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    As user36580 wrote below, "it is likely you are running directly from the command line. In that case, change the double %% to a single %" – Lachlan McD. Jul 15 '12 at 3:27
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    I like this over the pure command-line version as it allows you to preview the things that get deleted. You can always call it from the command-line using "%~dp0\EmptyFolderNuker.exe" %cd%. – Jeroen Wiert Pluimers Dec 27 '14 at 14:30

The excellent Glary Utilities has this and a bunch of other great features.

If you have Cygwin installed, you could do this:

find -type d -exec rmdir {} \;
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    Not necessarily. That might not delete directories with only empty subdirectories. You might have to reverse it. find -type d -print0 | tac | xargs -0 rmdir – Ryan Thompson Sep 11 '09 at 22:56
  • I never knew about "tac" before. That's really nifty! – Anthony Giorgio Sep 12 '09 at 1:52
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    Or use find (starting-directory) -depth -type d ....  The -depth option tells find to do something like reverse the order of the output — it goes to the deepest directory levels first, then works its way back up. – G-Man Jun 21 '15 at 3:35

If you're working in emacs (making this platform-agnostic), the following works:

(defun *-delete-empty-directories (root-directory)
  "Recursively delete empty directories in ROOT-DIRECTORY.

When called from dired, `dired-current-directory' is used for
ROOT-DIRECTORY."

  ;; Interface
  (interactive (list (if (eq major-mode 'dired-mode)
                         (expand-file-name (dired-current-directory))
                       (read-from-minibuffer "Root directory: "))))
  (when (or (null root-directory) (string= "" root-directory))
    (user-error "No root directory provided"))
  (when (called-interactively-p 'interactive)
    (unless (yes-or-no-p (format "Delete all non-empty directories in `%s'? "
                                 root-directory))
      (user-error "Directory `%s' has been left untouched" root-directory)))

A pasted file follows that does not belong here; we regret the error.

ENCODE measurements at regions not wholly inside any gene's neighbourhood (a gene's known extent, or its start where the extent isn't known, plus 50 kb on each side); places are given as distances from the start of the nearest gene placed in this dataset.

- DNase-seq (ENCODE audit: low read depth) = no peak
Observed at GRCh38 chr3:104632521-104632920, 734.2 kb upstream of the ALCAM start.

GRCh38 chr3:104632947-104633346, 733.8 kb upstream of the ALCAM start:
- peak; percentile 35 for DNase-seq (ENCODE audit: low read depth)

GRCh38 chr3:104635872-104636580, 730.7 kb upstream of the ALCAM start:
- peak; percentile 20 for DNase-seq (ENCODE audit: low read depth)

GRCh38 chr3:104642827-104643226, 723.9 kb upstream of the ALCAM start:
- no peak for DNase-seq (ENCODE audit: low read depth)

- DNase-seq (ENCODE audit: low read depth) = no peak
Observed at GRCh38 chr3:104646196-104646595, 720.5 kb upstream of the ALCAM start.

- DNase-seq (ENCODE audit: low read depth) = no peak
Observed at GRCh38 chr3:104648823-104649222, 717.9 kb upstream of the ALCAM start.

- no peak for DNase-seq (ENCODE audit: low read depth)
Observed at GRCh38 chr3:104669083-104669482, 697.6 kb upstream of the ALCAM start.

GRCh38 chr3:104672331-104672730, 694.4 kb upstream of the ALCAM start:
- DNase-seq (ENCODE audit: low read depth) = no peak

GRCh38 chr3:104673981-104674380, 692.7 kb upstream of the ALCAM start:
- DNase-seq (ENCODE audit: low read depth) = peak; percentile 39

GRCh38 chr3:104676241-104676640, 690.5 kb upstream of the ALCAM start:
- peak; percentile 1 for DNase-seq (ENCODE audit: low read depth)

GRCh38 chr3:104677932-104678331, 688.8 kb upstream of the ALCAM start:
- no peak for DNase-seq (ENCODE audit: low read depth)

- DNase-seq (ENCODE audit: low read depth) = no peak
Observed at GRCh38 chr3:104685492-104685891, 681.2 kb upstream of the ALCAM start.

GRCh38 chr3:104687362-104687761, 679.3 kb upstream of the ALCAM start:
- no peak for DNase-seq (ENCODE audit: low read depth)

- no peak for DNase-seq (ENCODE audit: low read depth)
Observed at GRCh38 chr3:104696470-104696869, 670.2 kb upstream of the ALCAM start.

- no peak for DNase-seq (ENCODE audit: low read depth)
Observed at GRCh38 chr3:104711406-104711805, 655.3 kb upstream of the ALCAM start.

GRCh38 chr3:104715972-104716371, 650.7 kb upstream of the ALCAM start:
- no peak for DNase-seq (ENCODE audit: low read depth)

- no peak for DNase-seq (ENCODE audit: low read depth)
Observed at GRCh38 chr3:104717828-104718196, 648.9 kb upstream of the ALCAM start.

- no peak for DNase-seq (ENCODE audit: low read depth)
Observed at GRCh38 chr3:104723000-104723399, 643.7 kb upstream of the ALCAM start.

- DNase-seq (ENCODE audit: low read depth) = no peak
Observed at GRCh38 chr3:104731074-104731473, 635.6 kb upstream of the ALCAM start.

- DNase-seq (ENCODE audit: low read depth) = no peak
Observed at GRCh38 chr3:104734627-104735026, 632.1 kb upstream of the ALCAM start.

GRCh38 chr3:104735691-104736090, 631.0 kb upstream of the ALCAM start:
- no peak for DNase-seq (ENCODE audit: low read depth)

;; Implementation
  (require 'f)
  (let ((entries (f-directories root-directory)))
    (while entries
      (let ((curdir (car entries)))
        (when (f-directories curdir)
          (*-delete-empty-directories curdir))
        (unless (f-entries curdir)
          (delete-directory curdir)
          (message "Directory deleted: `%s'" curdir))
        (setq entries (cdr entries)))))
  • ...Please tell me you wouldn't have to type all of this in order to accomplish this in emacs. – Hashim Dec 31 '16 at 0:56
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    @Hashim The idea is that you have it defined in your init and then bound to a key. Technically I could have it bound to D if I wanted to, but since I don't have a common need for this, all I have to type is M-x *ded RET and bam–done. (If I did indeed have to type this every time, you're absolutely right that it'd be absurd – luckily that's not the case.) – Sean Allred Jan 1 '17 at 7:33
  • Fair enough, that sounds more plausible. – Hashim Jan 1 '17 at 22:30
  • Does M-x *ded RET have any significance or is it random? If the latter, how do you keep track of all the shortcuts you've assigned in emacs? Does memorisation suffice or do you find yourself having to look them up? – Hashim Jan 1 '17 at 22:32
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    @Hashim *ded is an abbreviation for the full function name *-delete-empty-directories. Many completion engines (such as ivy, the one I use) understand this kind of fuzzy matching. As for keeping them memorized… I simply don't have to. The functions I've defined all start with * so I can easily find them if they're not bound to a key. Otherwise, emacs itself will tell me if there was a faster way of calling the function. If all else fails, there's always apropos. – Sean Allred Jan 2 '17 at 2:10

Combining Gareth's and G-Man's posts:

find . -depth -type d -empty -execdir rmdir {} +

Edit: But that gave a security error because of 'C' in my PATH var...so instead:

$find . -depth -type d -empty | while read dir; do (rmdir -v $dir); done

I don't use xargs because it appears to have an input line limit (of about 1024 lines, I think?), whereas

 while read x; do (command $x); done

just keeps on going for as long as it has input. Leave out the '-v' verbose flag if you don't want to see the results and/or want it to run faster.

protected by nhinkle Jun 19 '11 at 22:58